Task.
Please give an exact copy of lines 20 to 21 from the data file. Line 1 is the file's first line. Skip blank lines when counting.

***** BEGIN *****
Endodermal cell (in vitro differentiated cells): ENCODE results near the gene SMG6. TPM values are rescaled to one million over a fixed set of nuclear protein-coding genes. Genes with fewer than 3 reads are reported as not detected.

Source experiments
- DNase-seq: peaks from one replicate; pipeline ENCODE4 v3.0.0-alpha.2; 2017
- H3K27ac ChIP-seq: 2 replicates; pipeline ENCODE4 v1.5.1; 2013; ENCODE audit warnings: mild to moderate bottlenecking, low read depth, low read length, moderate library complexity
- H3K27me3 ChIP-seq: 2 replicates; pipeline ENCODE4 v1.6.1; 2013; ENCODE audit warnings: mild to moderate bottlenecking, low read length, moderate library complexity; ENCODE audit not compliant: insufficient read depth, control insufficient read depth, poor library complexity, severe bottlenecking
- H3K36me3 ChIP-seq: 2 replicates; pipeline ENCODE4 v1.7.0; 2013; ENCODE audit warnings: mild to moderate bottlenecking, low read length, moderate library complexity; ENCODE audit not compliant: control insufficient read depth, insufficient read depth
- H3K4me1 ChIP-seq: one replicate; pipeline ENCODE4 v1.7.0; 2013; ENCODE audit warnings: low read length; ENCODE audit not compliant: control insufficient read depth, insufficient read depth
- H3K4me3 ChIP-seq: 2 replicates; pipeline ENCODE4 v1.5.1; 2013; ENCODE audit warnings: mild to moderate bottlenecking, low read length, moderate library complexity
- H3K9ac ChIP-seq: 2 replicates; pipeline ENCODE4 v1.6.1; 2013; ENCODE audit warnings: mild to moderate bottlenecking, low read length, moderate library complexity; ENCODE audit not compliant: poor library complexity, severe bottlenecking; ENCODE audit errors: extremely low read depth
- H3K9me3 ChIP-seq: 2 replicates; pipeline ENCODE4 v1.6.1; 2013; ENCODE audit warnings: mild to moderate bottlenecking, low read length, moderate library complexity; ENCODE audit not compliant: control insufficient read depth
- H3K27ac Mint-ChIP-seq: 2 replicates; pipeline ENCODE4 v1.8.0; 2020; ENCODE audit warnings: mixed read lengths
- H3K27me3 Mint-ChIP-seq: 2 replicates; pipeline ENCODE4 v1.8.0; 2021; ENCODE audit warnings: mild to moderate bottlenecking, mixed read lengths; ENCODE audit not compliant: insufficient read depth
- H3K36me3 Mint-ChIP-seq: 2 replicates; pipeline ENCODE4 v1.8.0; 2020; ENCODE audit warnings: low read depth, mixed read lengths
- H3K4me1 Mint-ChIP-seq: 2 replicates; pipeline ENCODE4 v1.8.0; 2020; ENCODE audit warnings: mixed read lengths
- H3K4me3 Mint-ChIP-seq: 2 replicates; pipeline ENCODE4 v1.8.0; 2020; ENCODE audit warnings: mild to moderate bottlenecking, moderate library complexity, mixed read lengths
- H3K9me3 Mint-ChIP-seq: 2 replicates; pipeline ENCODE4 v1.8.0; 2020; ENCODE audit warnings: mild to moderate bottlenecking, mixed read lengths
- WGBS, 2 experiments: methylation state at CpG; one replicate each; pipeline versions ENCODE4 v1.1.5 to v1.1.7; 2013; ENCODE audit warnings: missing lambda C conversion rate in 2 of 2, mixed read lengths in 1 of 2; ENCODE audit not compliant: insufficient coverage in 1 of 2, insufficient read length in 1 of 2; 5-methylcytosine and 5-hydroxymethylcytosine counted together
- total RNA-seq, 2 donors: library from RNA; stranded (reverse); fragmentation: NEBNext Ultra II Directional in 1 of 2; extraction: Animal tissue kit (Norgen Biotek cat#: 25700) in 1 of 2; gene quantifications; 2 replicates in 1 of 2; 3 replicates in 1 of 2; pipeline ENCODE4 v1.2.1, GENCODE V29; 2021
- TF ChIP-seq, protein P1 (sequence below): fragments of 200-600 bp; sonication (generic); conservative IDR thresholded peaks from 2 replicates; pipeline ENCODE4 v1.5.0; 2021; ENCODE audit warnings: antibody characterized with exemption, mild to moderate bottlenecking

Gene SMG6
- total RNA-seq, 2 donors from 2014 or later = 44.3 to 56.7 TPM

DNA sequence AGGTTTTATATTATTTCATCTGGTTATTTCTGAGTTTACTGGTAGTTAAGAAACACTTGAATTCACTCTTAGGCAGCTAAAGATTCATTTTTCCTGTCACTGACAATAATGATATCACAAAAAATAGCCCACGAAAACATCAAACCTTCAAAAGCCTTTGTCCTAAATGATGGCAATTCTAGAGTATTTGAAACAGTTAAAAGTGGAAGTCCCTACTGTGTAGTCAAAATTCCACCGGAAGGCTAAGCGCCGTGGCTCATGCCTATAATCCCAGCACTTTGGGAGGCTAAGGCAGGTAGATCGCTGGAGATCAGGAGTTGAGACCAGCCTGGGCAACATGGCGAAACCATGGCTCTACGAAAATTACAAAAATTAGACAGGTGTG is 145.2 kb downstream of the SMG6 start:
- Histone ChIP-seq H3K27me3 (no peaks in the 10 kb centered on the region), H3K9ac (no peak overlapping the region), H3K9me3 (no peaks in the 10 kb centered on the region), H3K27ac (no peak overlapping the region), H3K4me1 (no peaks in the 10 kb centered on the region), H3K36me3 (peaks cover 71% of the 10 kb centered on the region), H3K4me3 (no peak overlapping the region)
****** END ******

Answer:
Gene SMG6
- total RNA-seq, 2 donors from 2014 or later = 44.3 to 56.7 TPM